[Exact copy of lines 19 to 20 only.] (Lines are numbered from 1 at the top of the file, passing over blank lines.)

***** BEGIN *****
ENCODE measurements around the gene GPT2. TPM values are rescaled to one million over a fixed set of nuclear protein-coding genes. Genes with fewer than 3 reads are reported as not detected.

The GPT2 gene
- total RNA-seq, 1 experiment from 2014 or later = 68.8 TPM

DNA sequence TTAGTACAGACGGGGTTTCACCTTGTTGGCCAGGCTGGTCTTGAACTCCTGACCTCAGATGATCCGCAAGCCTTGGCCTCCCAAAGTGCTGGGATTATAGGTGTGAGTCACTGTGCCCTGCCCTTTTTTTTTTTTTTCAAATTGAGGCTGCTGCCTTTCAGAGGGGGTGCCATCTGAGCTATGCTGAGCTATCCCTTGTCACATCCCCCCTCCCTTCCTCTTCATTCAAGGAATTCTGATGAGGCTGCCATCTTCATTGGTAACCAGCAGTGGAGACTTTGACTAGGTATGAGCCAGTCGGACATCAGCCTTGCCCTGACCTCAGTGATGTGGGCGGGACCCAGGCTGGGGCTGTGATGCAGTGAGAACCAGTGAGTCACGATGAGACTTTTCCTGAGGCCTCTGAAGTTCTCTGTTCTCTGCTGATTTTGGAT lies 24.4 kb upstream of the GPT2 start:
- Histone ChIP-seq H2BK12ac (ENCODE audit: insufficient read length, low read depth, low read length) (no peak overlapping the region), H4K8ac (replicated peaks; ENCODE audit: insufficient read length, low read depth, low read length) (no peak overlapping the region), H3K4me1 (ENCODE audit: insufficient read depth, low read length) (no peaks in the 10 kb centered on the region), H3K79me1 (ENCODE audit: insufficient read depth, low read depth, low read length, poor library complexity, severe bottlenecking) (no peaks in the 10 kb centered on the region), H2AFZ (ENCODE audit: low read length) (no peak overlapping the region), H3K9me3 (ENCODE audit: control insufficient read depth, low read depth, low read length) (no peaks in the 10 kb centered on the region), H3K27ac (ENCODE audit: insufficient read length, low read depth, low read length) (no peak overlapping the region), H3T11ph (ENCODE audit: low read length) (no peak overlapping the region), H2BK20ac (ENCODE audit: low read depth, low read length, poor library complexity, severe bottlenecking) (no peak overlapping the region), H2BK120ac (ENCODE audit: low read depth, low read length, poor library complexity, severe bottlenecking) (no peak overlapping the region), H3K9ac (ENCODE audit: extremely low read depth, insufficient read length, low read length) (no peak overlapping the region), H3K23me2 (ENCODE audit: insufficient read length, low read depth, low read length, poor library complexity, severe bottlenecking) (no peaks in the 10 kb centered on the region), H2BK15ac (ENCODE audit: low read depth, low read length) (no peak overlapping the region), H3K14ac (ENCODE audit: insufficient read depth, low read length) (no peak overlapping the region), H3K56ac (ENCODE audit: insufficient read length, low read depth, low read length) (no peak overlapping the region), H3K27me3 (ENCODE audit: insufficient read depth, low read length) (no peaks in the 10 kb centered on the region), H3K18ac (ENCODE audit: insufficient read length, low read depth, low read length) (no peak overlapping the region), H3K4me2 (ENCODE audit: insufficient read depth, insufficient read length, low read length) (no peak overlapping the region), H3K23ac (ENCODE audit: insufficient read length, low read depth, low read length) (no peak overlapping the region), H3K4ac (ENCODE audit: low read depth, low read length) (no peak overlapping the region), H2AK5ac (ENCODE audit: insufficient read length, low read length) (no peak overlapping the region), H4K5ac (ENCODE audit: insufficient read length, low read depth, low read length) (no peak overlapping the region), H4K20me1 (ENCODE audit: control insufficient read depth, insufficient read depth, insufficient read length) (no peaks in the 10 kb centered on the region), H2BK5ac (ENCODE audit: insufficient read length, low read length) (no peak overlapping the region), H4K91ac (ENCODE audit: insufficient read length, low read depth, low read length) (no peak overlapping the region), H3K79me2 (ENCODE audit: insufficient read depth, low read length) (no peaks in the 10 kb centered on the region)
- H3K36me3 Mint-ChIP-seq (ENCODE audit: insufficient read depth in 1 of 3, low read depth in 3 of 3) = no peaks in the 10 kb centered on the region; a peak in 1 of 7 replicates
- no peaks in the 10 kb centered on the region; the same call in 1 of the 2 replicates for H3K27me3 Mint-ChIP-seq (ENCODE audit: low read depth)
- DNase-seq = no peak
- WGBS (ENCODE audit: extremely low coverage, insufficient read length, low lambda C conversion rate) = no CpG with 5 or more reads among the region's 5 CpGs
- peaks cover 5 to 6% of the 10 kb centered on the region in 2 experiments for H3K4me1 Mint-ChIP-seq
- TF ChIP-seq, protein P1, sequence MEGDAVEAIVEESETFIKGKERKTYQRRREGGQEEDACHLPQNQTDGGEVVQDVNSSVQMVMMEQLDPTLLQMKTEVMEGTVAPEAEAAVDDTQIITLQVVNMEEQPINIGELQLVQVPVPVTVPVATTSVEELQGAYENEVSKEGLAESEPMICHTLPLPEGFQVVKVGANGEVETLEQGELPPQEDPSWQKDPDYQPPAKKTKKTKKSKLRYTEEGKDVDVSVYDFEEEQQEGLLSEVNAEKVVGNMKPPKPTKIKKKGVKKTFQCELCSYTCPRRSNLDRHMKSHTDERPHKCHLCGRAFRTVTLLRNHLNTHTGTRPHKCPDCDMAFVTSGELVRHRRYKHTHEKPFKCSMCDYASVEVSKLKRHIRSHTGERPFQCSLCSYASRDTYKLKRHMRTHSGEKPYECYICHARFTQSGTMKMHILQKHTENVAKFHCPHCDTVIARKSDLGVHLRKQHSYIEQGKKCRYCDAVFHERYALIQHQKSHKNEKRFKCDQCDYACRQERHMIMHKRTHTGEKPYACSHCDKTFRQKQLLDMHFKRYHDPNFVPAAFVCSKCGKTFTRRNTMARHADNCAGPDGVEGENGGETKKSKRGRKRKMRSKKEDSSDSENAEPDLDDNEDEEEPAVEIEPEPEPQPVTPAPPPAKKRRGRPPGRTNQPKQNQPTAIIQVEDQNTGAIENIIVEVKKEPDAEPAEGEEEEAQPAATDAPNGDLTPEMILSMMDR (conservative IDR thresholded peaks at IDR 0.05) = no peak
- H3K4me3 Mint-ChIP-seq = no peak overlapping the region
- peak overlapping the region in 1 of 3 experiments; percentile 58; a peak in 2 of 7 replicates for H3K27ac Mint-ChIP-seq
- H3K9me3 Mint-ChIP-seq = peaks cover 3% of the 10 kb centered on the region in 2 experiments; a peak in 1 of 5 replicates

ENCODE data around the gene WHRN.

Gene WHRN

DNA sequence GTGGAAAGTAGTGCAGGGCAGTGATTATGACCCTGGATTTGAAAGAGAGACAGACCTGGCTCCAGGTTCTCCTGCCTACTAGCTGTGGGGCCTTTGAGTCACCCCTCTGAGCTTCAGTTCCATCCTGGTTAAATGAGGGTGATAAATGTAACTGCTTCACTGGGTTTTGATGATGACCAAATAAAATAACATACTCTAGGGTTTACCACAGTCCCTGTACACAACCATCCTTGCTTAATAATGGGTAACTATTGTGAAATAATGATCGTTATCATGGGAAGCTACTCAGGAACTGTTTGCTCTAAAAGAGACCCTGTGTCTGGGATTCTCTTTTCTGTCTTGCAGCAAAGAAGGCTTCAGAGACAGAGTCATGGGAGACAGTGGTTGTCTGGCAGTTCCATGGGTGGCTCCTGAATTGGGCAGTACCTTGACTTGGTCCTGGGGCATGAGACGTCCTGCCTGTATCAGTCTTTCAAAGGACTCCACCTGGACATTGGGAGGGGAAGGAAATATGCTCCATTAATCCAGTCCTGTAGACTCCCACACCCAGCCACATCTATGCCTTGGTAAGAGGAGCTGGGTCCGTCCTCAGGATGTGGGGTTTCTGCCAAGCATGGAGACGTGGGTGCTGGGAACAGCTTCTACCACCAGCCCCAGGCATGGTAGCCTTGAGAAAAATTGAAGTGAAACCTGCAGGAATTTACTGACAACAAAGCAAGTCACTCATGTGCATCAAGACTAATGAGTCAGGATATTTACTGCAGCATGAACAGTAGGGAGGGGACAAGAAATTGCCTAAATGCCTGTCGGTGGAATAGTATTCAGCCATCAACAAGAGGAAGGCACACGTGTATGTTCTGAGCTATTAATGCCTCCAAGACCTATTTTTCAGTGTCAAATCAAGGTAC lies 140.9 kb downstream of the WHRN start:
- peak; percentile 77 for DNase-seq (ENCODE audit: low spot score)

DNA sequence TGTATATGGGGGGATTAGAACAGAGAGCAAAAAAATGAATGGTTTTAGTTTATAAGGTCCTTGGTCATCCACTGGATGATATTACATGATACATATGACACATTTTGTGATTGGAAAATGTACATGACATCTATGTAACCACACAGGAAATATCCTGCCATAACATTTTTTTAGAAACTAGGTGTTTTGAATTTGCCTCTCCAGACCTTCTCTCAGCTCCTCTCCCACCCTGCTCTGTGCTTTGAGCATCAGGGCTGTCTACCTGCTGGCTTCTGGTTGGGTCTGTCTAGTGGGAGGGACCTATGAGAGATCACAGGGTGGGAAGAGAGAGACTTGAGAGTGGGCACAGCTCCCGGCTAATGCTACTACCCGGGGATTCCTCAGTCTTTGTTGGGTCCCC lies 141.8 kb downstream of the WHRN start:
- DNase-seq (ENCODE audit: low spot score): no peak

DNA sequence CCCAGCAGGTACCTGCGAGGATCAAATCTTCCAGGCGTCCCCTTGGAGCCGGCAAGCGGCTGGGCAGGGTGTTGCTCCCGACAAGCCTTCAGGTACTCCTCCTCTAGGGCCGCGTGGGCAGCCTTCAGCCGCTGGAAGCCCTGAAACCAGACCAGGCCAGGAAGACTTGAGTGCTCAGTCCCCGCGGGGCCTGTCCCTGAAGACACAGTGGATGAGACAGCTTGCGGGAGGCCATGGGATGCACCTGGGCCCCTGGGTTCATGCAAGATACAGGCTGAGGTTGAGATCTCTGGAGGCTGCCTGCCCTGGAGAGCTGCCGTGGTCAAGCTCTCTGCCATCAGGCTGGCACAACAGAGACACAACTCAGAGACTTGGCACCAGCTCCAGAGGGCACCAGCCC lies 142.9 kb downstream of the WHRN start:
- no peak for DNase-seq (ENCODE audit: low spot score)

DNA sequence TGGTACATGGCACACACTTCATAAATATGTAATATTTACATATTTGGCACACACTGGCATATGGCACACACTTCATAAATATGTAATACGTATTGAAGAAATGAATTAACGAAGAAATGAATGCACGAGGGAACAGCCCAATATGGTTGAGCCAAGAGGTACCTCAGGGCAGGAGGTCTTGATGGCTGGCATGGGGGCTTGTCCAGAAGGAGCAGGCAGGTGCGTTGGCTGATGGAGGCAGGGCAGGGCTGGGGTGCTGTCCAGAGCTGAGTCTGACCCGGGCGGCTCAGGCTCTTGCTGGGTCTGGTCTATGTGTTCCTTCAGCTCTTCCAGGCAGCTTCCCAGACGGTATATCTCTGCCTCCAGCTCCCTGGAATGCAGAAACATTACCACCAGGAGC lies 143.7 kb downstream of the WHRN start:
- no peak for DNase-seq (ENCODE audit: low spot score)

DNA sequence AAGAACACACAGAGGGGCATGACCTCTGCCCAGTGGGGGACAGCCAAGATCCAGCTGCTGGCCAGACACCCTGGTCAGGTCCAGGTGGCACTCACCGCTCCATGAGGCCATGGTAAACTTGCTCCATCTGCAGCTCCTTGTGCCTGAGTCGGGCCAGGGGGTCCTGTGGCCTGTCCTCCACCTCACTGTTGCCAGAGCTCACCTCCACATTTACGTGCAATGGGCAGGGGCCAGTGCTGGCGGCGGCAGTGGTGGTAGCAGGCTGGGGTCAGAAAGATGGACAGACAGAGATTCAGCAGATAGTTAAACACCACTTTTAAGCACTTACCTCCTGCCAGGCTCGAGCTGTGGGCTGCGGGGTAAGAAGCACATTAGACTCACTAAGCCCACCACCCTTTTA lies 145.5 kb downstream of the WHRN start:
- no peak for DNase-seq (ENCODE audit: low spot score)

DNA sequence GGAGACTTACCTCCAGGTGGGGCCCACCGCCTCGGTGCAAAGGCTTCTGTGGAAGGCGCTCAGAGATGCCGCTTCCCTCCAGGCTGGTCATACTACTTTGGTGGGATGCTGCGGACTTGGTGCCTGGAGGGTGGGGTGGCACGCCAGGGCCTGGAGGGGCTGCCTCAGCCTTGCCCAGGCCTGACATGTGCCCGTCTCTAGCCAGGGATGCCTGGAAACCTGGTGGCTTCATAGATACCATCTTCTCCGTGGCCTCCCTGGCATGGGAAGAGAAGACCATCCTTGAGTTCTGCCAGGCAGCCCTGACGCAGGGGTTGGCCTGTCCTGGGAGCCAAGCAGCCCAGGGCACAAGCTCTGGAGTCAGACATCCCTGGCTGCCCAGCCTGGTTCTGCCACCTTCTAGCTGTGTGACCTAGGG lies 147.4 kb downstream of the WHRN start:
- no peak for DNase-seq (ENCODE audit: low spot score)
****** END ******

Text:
DNA sequence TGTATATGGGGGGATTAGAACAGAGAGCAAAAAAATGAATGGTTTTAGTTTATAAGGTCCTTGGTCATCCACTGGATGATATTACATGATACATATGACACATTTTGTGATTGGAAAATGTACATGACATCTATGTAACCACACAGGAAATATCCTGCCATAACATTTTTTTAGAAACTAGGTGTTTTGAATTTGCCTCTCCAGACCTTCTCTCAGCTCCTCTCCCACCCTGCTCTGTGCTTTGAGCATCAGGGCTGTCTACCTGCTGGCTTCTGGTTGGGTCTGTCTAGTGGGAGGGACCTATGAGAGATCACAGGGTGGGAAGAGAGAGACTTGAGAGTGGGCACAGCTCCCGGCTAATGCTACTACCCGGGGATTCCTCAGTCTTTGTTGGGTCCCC lies 141.8 kb downstream of the WHRN start:
- DNase-seq (ENCODE audit: low spot score): no peak